2.

The project was timely and has helped raise awareness that support to transitions increase the likelihood that they run smoother, experience less resistance and increase sustained support to peacebuilding in country - laying the ground for future sustainable development.


3.

In particular its support through Transition Specialists (TS), surge capacity and expert field visits has led to concrete results such as the elaboration of transition plans and other documents that support transitions. Such support has been catalytic in drawing attention to, and enabling the conversation on, transitions both from a planning and a programmatic perspective. Transition plans bring to the fore the critical peacebuilding gaps that result from mission drawdown or closure. 


4.

At times it has been challenging to find the right capacity to support countries and deploy TS in a timely manner, but the project team managed to find alternatives to ensure that support to the transition planning would not slow down. The actual placement of the TS in a country can pose a dilemma: Is the person best placed in UNDP, which given its mandate has the largest peacebuilding portfolio in country, or should this person by part of the Resident Coordinators Office who leads the UN Country Team? 


5.

Through its different activities the project has contributed to raising awareness and facilitating discussions on the need to start planning for transitions at an early stage and respond to or anticipate Security Council resolutions. Transition planning needs to be better aligned to, and positioned in, integrated planning processes both in terms of substance and in sequencing activities of the transition plan. This means that the TS needs to receive strategic support and buy-in from the UN leadership in country in order to succeed.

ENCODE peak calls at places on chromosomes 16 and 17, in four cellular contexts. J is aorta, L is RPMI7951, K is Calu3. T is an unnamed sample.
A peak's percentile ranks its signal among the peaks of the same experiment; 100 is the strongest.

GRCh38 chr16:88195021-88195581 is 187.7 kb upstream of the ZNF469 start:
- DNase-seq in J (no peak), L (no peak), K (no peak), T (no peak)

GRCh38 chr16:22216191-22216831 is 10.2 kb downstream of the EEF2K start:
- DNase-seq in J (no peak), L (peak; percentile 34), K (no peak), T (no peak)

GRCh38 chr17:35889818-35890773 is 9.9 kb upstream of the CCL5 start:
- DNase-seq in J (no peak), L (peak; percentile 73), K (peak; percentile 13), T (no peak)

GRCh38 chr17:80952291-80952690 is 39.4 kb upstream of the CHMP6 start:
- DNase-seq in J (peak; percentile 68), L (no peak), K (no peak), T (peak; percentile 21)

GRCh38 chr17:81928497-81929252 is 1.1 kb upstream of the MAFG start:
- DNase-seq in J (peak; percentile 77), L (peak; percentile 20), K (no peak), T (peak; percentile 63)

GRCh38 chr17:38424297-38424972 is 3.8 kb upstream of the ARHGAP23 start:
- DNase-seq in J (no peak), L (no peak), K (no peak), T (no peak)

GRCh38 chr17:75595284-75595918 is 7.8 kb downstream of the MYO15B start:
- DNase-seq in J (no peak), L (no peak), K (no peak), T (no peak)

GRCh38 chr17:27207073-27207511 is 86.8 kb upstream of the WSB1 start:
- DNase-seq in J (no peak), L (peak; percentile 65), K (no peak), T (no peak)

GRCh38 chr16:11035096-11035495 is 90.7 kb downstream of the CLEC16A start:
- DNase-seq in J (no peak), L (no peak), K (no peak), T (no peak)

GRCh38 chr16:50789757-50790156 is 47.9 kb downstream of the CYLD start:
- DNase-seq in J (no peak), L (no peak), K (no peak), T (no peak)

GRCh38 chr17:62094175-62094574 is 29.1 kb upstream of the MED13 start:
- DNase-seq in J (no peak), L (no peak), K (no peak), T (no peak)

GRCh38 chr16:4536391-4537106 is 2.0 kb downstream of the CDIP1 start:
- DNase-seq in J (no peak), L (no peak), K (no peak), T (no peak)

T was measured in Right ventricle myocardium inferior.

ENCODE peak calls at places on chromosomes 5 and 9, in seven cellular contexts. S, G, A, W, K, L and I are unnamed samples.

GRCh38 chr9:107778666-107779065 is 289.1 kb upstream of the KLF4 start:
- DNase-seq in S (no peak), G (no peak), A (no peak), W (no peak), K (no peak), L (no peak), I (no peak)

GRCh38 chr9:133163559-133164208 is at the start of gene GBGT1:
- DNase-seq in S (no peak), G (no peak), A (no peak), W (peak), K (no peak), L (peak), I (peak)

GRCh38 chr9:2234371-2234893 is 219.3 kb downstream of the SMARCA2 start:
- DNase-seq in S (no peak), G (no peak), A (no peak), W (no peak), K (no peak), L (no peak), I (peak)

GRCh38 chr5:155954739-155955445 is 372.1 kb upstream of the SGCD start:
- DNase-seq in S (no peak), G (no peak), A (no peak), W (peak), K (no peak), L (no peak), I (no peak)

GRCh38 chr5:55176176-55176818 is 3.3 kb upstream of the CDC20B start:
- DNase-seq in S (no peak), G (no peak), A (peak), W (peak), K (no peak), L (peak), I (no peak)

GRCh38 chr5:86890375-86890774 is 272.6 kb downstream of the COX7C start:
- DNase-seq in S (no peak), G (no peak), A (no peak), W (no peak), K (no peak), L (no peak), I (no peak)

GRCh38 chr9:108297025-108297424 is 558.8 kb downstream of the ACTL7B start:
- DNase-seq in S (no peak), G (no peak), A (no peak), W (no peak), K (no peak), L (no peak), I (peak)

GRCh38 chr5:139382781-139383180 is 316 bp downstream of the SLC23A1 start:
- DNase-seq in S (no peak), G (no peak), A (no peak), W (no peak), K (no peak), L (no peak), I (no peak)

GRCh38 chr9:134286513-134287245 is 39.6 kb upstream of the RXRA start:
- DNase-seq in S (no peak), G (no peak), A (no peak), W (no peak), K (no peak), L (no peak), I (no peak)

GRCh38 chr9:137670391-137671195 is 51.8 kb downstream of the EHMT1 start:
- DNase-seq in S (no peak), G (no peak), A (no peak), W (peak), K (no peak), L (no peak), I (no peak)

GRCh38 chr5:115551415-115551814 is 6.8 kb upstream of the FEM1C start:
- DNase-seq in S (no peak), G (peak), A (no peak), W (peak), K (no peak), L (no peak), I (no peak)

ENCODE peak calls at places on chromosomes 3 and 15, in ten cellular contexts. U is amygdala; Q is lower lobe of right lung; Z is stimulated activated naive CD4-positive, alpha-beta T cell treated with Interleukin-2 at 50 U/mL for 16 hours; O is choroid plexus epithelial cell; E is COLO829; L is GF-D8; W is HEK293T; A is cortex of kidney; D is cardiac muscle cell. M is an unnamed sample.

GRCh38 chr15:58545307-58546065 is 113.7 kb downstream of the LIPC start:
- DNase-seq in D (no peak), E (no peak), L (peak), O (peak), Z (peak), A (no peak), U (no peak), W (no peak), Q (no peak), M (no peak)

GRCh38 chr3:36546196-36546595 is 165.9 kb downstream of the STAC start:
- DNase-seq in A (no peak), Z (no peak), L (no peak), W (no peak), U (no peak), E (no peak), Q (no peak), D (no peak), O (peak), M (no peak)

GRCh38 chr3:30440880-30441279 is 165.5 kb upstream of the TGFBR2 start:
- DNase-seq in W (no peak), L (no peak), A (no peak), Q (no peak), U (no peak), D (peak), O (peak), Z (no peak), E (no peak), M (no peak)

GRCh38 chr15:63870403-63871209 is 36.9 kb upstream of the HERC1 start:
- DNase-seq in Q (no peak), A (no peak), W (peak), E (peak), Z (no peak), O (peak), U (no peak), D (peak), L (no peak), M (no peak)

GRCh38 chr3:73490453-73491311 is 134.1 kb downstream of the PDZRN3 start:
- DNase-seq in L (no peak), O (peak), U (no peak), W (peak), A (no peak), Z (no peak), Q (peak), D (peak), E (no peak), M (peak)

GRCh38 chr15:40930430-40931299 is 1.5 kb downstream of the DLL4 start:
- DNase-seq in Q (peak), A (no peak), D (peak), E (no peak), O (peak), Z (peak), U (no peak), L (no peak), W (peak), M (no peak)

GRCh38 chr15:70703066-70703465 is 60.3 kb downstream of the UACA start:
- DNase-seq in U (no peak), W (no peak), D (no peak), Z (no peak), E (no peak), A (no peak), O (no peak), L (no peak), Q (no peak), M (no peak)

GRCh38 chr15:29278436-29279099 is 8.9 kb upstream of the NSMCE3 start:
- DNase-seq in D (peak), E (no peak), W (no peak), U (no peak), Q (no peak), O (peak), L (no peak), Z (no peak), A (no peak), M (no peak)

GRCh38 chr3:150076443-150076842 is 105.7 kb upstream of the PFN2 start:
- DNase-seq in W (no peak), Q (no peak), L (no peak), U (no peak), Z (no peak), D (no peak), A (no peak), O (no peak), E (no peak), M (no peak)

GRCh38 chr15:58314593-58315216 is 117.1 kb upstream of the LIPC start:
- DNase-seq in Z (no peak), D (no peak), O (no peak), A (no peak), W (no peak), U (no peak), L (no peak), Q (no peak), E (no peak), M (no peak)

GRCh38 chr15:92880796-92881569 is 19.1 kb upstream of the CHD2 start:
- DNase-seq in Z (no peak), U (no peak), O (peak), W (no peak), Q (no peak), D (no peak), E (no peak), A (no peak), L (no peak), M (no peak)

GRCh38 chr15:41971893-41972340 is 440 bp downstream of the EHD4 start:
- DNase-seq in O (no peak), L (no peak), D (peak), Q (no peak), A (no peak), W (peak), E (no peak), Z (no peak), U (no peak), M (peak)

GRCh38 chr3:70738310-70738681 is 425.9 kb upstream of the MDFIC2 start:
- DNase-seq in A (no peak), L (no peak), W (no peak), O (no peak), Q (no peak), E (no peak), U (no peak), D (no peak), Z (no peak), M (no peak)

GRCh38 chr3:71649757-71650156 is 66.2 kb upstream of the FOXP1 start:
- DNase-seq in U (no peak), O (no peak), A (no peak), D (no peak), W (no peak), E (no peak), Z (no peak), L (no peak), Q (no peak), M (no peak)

6.

The organization-wide UN policy on transitions (2013) and the UNDP guidance on transitions (2014) are relevant, but need to be updated to reflect results from this project.


7.

The project suffered from insufficient visibility within the three entities, including their leadership and the UN at large, including the Member States. The effectiveness of its information sharing with Member States needs to be improved.


8.

Lessons learned documents are useful, but the evaluation found limited evidence that they are effectively used or that they provide relevant information to its readers. This is partly due to an ineffective dissemination mechanism.


9.

Training courses and capacity building efforts have been relevant and useful to increase transition-related expertise in the organization. They created a first level of critical mass within the UN where staff and management acquire knowledge and skills, which they can apply to improving transition planning and tackle the challenges inherent in transition planning.


10.

Project implementation has been flexible and the project steering committee, in consultation with the project management team, has adapted the project to adjust to challenges and opportunities. The project management team has adequately fulfilled its tasks and has been flexible in responding to the demands from countries and Headquarters. Transition processes are, however, not limited to the three entities and the project’s strategic relevance will increase if representation of the Peacebuilding Architecture (PBSO, PBC, PBF) and the EOSG are more directly involved.